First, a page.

The monitors of the Geneva regime are repeatedly warned in the actual treaties not to second-guess the detaining authority on issues of security. For instance, Article 8 of the convention on prisoners of war warns delegates of the International Committee of the Red Cross that they must “take account of the imperative necessities of security of the State wherein they carry out their duties.” Article 126 acknowledges “reasons of imperative military necessity” that might interfere with the Geneva regime. A Red Cross commentary on these provisions goes on to say, “Humanitarian principles must take into account actual facts if they are to be applicable.” The commentaries also say that the question of what is actually a military necessity “is a matter for the detaining power alone to decide.”

What these deliberately elastic treaty formulations suggest, in the view of persons familiar with ICRC procedures and guidelines, is that Red Cross representatives would have had to take seriously any administration argument that Delta’s presumed terrorists represented a singular new threat and that therefore it could not be expected to give them the kind of privileges that the Geneva regime envisions for a conventional war and that films from Grand Illusion on have portrayed.

Sir Adam Roberts, an Oxford professor of international relations and an authority on the law of war, sees “rank amateurism in both the White House and the humanitarian organizations.” At issue here is their reading of Articles 4 and 5 of the Third Geneva Convention, which define the legal attributes of prisoners of war and provide for the “competent tribunals” that the detaining authority is supposed to set up in order to resolve cases of doubt. The humanitarian organizations, along with various academic commentators, read these provisions as requiring that each captured belligerent must be classified as a prisoner of war until a tribunal decides otherwise. For its part, the White House appears to have been looking for a way not to grant prisoner-of-war status, even temporarily, to anyone connected to al-Qaeda, so it got itself into the position of denying the need for any tribunals at all.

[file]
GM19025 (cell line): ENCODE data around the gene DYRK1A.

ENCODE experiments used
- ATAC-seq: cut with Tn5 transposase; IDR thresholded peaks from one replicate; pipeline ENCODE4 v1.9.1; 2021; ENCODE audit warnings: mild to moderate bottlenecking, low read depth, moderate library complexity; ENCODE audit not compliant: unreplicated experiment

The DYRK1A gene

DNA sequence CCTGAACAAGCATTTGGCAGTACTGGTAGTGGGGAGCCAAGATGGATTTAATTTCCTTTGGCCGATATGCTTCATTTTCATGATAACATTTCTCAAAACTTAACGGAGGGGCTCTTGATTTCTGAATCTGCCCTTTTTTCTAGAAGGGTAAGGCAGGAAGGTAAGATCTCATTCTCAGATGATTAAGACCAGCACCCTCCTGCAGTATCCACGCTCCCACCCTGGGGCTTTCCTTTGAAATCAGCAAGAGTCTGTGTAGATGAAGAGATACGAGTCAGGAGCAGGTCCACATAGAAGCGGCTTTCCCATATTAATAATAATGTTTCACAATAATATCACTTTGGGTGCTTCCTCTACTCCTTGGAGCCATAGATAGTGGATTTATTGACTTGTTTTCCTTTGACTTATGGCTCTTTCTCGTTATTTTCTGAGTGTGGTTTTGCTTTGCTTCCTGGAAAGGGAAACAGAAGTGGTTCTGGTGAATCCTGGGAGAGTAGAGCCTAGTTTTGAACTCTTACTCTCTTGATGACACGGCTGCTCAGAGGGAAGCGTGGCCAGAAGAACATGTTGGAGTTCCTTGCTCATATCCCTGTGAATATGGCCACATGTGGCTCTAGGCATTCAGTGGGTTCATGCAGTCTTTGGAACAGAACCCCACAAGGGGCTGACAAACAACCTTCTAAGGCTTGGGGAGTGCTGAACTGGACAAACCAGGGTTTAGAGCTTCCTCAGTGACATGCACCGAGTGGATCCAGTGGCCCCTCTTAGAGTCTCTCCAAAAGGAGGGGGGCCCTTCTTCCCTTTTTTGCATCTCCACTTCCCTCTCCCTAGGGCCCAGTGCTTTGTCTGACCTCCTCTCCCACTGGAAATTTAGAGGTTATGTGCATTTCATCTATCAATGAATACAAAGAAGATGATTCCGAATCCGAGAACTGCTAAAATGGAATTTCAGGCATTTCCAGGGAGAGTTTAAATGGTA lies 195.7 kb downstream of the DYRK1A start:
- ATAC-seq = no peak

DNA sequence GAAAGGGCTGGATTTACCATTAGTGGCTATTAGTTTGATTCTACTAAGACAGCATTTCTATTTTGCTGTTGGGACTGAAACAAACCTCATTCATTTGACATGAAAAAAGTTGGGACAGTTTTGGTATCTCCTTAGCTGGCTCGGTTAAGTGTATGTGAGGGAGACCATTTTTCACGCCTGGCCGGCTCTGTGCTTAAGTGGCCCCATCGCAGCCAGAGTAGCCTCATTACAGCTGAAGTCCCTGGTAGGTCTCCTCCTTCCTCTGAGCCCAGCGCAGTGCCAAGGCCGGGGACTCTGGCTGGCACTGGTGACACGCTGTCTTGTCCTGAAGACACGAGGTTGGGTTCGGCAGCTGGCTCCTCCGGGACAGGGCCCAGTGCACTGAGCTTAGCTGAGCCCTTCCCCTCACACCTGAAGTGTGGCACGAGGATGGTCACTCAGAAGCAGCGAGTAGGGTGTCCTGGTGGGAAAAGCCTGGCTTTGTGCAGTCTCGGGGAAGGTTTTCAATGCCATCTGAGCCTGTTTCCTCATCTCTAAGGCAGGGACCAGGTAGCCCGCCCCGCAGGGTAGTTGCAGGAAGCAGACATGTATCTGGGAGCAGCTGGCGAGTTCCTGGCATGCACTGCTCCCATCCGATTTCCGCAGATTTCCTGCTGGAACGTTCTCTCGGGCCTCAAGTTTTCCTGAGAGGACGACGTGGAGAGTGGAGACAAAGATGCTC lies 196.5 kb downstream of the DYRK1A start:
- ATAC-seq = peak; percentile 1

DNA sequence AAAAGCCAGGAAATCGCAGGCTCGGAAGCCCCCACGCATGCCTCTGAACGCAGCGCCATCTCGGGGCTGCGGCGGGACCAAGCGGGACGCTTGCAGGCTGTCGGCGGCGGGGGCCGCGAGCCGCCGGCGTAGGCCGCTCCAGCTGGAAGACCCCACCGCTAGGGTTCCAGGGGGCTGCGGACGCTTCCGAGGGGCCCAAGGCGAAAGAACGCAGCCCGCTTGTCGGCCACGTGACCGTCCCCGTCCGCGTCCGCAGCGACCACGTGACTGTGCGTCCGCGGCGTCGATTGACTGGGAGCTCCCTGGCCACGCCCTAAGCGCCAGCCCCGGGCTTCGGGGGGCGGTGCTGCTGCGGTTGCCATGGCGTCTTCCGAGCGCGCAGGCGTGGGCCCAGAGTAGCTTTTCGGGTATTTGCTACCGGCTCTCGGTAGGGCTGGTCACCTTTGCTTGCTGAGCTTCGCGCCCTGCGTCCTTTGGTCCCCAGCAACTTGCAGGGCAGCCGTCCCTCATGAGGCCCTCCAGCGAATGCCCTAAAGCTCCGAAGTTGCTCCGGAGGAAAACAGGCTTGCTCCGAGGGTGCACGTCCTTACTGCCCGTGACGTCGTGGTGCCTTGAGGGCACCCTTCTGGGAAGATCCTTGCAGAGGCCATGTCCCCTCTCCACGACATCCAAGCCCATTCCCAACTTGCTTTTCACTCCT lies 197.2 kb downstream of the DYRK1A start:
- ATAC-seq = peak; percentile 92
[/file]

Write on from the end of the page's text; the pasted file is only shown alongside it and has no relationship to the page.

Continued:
Professor Roberts argues that the law of war does not divide captive belligerents into just two classes: prisoners of war and those whom tribunals have found not to deserve that status. He believes there can be another class: captive belligerents who clearly do not qualify as prisoners of war, and who therefore don’t have to be brought before tribunals because no doubt arises about their status. He would place anyone connected to al-Qaeda in that category. The notion of an “unlawful combatant” has more standing in international law, in his view, than either the White House or the Lawyers Committee appears to have appreciated. An “unlawful combatant” is much the same as an “unprivileged belligerent,” a classification accepted in international law, so he maintains, since it was first used a half-century ago. Article 75 of the First Geneva Protocol of 1977, Professor Roberts notes, covers the treatment of such prisoners and therefore could have been applied to the treatment of most of the Delta detainees.8 In this view, it would seem, the law of war is not about civil liberties but about restraining human beastliness.